Study: How some cancers become leukemia

Jul 17, 2006

U.S. researchers say they've found how cancer-triggering oncogenes allow blood cells to self-renew and become leukemia stem cells.

Dr. Scott Armstrong and colleagues at the Harvard Medical School introduced an oncogene into mouse blood-cell producing progenitor cells and then isolated cancer stem cells from the resulting leukemias. Comparing the profile of active genes in those cells with the blood cells from which they had developed showed the oncogene ramps up a specific subset of the genes active also in normal blood stem cells.

Those genes confer on cells the ability to self-renew and a subset of the genes is also expressed in human leukemia associated with certain oncogenes, the researchers said.

Thus, although cancer is thought to start often in normal stem cells, at least some oncogenic events can drive cancer from other cells by switching on stem-cell genes, Armstrong said.

The study appears in the journal Nature.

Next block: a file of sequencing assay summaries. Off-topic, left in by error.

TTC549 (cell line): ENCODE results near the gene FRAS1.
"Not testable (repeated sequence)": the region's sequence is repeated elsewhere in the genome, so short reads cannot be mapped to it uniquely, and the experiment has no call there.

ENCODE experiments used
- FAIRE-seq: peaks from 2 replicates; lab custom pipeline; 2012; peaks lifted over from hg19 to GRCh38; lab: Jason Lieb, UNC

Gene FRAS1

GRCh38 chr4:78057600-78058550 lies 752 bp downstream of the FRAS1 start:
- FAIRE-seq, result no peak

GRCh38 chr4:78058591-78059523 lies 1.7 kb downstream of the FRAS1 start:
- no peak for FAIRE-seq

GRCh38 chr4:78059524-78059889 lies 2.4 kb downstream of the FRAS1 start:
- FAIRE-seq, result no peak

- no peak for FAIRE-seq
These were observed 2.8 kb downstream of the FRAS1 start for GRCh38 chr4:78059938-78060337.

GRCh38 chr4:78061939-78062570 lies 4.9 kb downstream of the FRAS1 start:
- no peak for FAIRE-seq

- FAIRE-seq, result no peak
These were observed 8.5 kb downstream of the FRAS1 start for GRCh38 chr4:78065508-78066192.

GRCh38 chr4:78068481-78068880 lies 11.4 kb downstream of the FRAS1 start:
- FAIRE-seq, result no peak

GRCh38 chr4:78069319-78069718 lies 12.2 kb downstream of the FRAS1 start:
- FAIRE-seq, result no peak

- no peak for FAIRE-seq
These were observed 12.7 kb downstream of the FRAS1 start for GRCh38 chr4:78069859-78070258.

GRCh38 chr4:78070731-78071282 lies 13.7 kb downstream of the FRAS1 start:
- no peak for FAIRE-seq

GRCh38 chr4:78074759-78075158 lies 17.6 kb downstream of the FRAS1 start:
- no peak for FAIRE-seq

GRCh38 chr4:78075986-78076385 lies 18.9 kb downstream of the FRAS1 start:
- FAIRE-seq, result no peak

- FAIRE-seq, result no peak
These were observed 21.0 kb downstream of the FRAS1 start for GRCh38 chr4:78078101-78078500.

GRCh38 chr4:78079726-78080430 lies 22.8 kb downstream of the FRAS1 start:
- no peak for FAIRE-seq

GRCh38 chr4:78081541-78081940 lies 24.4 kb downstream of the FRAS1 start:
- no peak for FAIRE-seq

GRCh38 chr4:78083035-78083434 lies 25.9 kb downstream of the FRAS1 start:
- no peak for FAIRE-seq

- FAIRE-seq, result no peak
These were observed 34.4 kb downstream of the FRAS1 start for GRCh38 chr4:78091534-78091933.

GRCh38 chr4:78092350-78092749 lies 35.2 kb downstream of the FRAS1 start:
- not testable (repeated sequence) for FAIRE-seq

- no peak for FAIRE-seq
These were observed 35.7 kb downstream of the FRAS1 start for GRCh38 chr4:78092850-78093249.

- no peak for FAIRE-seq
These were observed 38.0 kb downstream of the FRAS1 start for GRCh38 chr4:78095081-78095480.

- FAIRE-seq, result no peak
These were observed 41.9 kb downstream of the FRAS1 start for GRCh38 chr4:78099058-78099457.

Copyright 2006 by United Press International

Explore further: Doubling saturated fat in the diet does not increase saturated fat in blood, study finds

add to favorites email to friend print save as pdf

Related Stories

Scientists map mouse genome's 'mission control centers'

20 hours ago

When the mouse and human genomes were catalogued more than 10 years ago, an international team of researchers set out to understand and compare the "mission control centers" found throughout the large stretches ...

How adult fly testes keep from changing into ovaries

Nov 13, 2014

New research in flies shows how cells in adult reproductive organs maintain their sexual identity. The study, publishing online on November 13 in the Cell Press journal Developmental Cell, also identified a mutation that c ...

Recommended for you

Stress reaction may be in your dad's DNA, study finds

4 hours ago

Stress in this generation could mean resilience in the next, a new study suggests. Male mice subjected to unpredictable stressors produced offspring that showed more flexible coping strategies when under ...

User comments : 0

Please sign in to add a comment. Registration is free, and takes less than a minute. Read more

Click here to reset your password.
Sign in to get notified via email when new comments are made.